IN HIS State of the Commonwealth address, Governor Patrick acknowledged the need for continued budget discipline while calling on the Legislature to stand up to some long-term problems. He reminded lawmakers of the hard choices they’ve confronted in the past, while also committing to health care and workforce-development reforms that - if executed well - could clear away obstacles to future economic growth.
Still, the initiatives the governor spoke of are already well in the pipeline - which makes it all the odder that Patrick didn’t devote any attention to the biggest looming threat of all, the long-term deficit in public transportation. For a speech about courage and facing up to problems, it didn’t quite go far enough.
Even as its economy brightens, Massachusetts suffers from a mismatch between the skills of unemployed workers and those demanded by local employers: Nearly 120,000 jobs are going unfilled for that reason, Patrick argued; while employers want more lab technicians and solar installers, not enough workers have the right training. Patrick would use the state’s 15 public community colleges to close the skills gap - by refocusing the schools’ mission on jobs and skill training, centralizing control of their budgets, and challenging business leaders to kick in as well. Individual college presidents may be reluctant to give up control to a more centralized system. But a recent report by the Boston Foundation suggests that sacrifice is worth it.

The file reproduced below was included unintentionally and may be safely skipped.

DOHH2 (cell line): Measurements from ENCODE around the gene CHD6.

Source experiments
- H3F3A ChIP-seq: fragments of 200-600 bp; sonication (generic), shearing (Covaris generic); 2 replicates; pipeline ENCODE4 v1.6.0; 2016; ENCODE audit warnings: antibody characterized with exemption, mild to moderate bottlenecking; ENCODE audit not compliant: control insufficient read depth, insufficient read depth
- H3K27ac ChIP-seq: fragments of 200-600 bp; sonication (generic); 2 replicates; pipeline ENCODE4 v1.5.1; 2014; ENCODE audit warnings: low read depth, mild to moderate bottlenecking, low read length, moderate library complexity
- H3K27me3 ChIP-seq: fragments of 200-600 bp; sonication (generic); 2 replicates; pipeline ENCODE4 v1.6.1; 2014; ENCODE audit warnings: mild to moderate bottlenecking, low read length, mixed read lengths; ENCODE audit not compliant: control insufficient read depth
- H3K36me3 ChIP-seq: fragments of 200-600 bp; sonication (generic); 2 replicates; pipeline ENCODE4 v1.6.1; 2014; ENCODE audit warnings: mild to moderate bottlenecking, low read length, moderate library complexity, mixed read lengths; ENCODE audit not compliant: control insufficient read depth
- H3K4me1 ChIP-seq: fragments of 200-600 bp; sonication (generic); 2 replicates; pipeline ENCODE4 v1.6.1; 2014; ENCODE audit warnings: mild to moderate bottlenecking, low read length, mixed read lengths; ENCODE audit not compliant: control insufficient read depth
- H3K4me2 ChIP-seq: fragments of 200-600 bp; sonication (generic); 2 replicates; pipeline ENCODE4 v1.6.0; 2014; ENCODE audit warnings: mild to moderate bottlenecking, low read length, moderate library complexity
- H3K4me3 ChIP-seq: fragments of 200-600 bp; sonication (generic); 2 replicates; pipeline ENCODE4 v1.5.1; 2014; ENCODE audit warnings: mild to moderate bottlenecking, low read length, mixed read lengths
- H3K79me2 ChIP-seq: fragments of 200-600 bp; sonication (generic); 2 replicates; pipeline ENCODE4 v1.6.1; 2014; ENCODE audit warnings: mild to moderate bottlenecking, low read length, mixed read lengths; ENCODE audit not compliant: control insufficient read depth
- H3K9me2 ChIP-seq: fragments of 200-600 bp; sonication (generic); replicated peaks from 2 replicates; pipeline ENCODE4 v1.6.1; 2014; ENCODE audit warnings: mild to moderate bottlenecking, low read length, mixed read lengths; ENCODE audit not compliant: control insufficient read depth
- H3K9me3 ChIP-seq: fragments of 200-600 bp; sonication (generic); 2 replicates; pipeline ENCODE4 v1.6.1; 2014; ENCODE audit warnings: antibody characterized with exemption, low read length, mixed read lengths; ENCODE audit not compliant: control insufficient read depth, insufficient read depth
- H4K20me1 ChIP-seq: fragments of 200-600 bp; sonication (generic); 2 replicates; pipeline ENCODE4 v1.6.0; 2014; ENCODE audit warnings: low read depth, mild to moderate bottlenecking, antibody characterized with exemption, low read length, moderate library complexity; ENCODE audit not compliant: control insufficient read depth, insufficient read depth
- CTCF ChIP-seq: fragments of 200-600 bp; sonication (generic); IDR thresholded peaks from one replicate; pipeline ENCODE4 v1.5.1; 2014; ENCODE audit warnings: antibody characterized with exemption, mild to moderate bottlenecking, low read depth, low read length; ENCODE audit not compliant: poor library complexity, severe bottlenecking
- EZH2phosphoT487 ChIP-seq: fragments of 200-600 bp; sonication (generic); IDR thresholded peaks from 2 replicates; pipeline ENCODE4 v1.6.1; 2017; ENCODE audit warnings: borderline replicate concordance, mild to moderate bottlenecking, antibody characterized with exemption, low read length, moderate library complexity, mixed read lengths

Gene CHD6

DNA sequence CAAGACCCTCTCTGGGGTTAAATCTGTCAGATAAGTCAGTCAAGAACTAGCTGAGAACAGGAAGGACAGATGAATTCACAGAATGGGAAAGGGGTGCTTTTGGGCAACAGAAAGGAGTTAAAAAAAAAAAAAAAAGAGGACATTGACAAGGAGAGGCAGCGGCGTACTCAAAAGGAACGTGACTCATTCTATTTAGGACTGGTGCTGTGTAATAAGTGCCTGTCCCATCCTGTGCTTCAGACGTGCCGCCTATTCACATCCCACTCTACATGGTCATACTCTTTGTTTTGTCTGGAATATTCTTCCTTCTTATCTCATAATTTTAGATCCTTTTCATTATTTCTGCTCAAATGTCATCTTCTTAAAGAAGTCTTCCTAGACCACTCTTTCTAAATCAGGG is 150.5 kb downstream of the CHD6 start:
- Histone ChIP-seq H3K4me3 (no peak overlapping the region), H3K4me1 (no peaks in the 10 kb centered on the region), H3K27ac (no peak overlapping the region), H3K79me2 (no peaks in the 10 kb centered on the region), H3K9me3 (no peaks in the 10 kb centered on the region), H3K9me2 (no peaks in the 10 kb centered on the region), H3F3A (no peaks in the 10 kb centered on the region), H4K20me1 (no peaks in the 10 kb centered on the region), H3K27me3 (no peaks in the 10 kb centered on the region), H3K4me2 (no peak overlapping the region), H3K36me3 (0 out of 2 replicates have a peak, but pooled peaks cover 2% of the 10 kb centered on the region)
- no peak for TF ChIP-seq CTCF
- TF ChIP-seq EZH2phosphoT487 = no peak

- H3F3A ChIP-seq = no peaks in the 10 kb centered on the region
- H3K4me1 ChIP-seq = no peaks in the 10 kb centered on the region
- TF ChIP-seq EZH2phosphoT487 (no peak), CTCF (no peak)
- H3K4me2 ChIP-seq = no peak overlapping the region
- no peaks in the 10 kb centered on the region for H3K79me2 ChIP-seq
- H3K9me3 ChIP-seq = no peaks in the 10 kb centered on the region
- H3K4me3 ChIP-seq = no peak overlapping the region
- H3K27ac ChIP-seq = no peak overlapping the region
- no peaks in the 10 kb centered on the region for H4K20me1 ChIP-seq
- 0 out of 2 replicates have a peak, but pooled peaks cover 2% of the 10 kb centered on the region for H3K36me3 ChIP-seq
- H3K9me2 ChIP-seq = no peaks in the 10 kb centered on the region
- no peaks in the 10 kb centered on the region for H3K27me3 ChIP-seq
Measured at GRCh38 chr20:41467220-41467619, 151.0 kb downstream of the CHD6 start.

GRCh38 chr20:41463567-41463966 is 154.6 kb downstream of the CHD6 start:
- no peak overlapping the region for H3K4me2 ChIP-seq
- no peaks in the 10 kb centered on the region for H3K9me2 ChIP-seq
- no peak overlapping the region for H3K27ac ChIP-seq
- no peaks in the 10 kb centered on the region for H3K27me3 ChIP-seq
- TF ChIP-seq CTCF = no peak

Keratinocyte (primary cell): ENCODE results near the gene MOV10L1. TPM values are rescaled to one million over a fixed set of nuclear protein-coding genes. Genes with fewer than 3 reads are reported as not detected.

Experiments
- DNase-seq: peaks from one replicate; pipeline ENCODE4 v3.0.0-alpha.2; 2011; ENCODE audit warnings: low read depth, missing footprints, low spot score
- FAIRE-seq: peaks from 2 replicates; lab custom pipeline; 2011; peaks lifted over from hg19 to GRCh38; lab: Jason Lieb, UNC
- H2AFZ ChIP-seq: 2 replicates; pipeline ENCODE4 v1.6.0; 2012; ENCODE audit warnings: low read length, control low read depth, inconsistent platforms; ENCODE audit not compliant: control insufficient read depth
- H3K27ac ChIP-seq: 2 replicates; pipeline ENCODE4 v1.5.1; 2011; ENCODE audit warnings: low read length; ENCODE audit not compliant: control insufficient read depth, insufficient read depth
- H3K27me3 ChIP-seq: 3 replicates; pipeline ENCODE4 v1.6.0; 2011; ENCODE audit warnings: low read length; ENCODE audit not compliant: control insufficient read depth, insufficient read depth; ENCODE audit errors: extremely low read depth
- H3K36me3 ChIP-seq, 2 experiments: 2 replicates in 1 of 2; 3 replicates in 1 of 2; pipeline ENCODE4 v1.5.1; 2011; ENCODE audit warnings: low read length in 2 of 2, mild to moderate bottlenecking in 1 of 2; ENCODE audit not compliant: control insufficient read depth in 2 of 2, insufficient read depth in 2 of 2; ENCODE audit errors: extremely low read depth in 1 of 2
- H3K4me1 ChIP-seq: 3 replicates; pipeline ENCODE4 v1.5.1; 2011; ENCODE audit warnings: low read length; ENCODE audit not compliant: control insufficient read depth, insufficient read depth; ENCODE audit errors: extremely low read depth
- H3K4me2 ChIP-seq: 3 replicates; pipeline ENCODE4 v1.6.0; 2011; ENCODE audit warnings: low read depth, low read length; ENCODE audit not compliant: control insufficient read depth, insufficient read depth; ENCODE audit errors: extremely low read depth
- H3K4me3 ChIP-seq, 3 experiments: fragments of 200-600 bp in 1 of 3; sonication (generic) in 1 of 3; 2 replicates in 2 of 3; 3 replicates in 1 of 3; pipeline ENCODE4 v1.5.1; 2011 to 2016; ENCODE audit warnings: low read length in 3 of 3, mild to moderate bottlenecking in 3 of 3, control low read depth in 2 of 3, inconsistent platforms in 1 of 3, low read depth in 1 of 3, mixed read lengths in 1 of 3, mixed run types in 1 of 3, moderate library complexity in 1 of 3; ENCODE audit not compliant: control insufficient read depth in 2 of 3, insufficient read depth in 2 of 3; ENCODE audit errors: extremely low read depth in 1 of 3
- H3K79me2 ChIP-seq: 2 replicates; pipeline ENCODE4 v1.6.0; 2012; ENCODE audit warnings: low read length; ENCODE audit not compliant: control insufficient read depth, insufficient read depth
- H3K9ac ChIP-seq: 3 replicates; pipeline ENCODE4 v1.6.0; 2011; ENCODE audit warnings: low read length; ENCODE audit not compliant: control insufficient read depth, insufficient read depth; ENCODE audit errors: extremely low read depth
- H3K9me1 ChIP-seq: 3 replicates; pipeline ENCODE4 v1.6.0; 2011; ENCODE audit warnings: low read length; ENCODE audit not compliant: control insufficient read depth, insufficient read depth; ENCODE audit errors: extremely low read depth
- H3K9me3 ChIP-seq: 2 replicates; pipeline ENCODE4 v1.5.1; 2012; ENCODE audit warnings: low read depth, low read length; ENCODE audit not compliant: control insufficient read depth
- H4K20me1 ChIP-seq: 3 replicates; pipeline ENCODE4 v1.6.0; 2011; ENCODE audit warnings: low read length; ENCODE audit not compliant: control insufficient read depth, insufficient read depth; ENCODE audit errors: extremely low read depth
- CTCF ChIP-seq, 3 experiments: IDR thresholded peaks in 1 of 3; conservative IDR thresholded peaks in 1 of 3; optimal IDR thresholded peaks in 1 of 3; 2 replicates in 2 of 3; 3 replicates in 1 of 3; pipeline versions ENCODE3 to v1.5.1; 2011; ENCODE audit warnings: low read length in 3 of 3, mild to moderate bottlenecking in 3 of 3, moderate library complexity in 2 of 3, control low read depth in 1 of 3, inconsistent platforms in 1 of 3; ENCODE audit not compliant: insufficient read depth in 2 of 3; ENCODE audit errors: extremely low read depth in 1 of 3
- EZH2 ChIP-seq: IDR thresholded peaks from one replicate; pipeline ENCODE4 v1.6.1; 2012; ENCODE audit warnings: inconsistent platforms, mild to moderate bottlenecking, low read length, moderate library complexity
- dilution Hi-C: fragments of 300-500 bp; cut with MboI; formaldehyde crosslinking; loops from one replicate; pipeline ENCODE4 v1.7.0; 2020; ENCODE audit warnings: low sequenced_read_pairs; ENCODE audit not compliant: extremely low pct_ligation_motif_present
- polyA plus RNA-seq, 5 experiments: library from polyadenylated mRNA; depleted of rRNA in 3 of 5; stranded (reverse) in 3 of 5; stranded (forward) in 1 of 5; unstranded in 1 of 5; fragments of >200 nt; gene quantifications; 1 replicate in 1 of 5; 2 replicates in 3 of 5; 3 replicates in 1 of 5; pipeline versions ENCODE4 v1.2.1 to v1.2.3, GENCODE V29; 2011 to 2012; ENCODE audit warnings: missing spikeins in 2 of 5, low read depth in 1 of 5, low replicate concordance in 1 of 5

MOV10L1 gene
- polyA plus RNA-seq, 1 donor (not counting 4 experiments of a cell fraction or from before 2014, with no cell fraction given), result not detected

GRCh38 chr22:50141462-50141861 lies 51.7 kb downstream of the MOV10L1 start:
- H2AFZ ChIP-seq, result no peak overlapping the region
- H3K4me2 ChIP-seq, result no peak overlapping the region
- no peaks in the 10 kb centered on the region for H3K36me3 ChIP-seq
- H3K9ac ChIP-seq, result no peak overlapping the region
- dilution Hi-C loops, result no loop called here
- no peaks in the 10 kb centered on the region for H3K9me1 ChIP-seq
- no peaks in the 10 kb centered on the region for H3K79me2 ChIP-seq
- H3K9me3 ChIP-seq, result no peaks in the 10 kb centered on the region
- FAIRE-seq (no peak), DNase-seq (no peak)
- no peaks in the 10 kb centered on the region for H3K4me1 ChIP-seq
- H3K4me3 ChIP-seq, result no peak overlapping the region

Patrick’s promise to reform health care payments contains similar promise - though the implementation promises to be complicated.
After years of disturbing increases in health care costs, the recent news has been more encouraging. State insurance regulators’ refusal to approve higher rates has given insurers a push to drive harder bargains with health care providers. Insurance companies are developing tiered plans that reward more cost-effective providers. Yet over the long term, health care costs can’t be clubbed down by regulatory fiat; the rules of the market have to be reshaped so that consumers can exert downward pressure on costs, and so that providers are paid for maintaining patients’ health rather than for providing more services. Last night, Patrick asked lawmakers to pass legislation to move away from fee-for-service compensation. This is a far-reaching goal, and Patrick and lawmakers will have to aim high.
But even as he warned lawmakers of the need for uncomfortable decisions, Patrick declined to take aim at what may be the most thankless area of state policymaking - transportation. Even as past reforms of the state transportation bureaucracy begin to yield some savings, the MBTA is limping under crippling debts. Lower health care costs and a properly skilled workforce should make Massachusetts an even better place to do business, but that progress will be threatened if the T’s woes make more discomfort for transit riders and drivers alike.